Stifel Financial: 97% of US Executives Surveyed Bracing for Recession

A survey by NYSE-listed Stifel Financial shows that most executives are bracing for a recession in the U.S. In addition, “53% of respondents believe that inflation will be an issue for the next two quarters to a year.”

Most Executives Surveyed Say Recession Cannot Be Avoided

Stifel Financial Corp. (NYSE: SF) announced the results of a survey it conducted on the state of the U.S. economy last week. The St. Louis-headquartered financial services company surveyed 70 corporate executives, business owners, and private equity investors between July 18 and Aug. 5. According to the company:

Nearly all respondents believe the U.S. economy is either already in a recession (18%) or will face one within the next 18 months (79%).

Noting that 3% think the U.S. economy will avoid a recession entirely, the firm added that “Inflation and the tight U.S. labor market represent the two biggest perceived threats to business today.”

Moreover, “53% of respondents believe that inflation will be an issue for the next two quarters to a year, with another 43% expecting elevated prices to persist for even longer,” the financial services firm detailed.

Meanwhile, half of the survey respondents are “very concerned” about inflation, Stifel stressed, elaborating:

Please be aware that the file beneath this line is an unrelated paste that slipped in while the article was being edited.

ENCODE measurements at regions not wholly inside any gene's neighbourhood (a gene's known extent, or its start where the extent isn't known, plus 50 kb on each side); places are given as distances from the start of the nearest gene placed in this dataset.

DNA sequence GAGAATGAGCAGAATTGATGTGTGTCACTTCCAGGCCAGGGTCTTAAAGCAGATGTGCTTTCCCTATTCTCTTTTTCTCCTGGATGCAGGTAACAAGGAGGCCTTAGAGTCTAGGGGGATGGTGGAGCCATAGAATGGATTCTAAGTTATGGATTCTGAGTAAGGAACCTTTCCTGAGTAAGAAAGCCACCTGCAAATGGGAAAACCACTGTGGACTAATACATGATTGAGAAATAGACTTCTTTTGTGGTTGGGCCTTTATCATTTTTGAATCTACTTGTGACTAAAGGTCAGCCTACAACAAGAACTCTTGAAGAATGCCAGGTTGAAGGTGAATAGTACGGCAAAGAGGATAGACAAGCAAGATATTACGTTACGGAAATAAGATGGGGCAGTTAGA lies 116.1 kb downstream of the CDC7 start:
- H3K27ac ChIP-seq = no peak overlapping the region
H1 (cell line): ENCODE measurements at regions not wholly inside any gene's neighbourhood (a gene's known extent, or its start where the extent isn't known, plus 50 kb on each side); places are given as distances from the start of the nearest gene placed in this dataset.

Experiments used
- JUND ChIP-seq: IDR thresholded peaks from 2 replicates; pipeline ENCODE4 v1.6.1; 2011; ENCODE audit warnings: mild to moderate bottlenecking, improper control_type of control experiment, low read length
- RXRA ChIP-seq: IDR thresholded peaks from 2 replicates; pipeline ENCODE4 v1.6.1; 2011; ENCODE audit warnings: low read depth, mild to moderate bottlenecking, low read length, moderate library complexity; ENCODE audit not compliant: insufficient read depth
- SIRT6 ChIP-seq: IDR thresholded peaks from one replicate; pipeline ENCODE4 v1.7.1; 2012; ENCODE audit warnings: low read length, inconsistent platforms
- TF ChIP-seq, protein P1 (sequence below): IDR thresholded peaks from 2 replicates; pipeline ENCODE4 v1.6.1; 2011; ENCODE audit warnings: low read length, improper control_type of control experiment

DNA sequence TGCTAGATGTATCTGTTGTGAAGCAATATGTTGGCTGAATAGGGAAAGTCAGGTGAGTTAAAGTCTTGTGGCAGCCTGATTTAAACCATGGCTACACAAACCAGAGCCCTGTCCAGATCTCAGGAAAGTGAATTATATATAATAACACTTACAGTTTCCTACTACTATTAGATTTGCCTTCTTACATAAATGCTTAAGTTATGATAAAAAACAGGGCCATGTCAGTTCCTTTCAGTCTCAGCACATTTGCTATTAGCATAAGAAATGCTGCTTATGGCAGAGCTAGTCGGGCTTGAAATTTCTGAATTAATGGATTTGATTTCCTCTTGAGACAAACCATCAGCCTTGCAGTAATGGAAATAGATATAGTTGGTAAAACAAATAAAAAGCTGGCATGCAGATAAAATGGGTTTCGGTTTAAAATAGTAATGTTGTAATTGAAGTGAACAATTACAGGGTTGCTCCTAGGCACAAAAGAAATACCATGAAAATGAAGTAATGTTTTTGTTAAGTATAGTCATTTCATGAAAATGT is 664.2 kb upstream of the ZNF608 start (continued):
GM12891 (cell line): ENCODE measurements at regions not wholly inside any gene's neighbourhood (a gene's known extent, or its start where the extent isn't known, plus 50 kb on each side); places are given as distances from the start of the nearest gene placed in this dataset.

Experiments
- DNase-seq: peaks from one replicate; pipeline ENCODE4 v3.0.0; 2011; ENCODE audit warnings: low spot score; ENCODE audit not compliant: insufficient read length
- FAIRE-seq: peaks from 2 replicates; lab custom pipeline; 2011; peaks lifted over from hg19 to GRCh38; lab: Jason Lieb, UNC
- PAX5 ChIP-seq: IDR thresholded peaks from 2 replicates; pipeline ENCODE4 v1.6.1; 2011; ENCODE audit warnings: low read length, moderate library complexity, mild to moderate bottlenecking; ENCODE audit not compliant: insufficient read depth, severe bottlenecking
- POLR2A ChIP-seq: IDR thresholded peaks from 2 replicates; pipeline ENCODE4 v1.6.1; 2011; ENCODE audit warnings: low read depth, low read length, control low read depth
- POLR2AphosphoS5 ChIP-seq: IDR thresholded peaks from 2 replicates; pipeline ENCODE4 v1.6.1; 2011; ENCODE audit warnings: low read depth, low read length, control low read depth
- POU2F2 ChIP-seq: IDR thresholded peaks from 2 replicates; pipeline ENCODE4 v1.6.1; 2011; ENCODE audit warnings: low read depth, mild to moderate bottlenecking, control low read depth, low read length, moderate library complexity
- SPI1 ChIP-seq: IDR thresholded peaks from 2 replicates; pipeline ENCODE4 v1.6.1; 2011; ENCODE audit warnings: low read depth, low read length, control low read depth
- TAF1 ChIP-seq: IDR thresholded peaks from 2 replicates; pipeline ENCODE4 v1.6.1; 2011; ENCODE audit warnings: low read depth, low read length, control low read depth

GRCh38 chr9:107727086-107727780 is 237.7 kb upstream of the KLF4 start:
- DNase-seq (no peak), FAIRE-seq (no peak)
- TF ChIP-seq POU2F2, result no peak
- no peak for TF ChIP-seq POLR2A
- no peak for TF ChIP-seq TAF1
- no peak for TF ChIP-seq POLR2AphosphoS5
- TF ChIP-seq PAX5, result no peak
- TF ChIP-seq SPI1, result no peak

An overwhelming majority (81%) are primarily passing rising costs on to consumers instead of absorbing costs in profit margins, cutting overhead, or changing suppliers.

Many analysts, economists, and executives have shared their thoughts on whether the U.S. economy will be in a recession.

Last week, JPMorgan CEO Jamie Dimon warned that “something worse” than a recession could be coming. Tesla CEO Elon Musk recently said that inflation has peaked but we will have a recession that could last about 18 months. Bank of America has predicted that the U.S. will slide into a recession this year.

President Joe Biden said earlier this month that the U.S. economy had zero inflation in July. His statement followed an attempt by his administration to redefine the technical definition of a recession.

Do you think the U.S. economy will be in a recession? Let us know in the comments section below.

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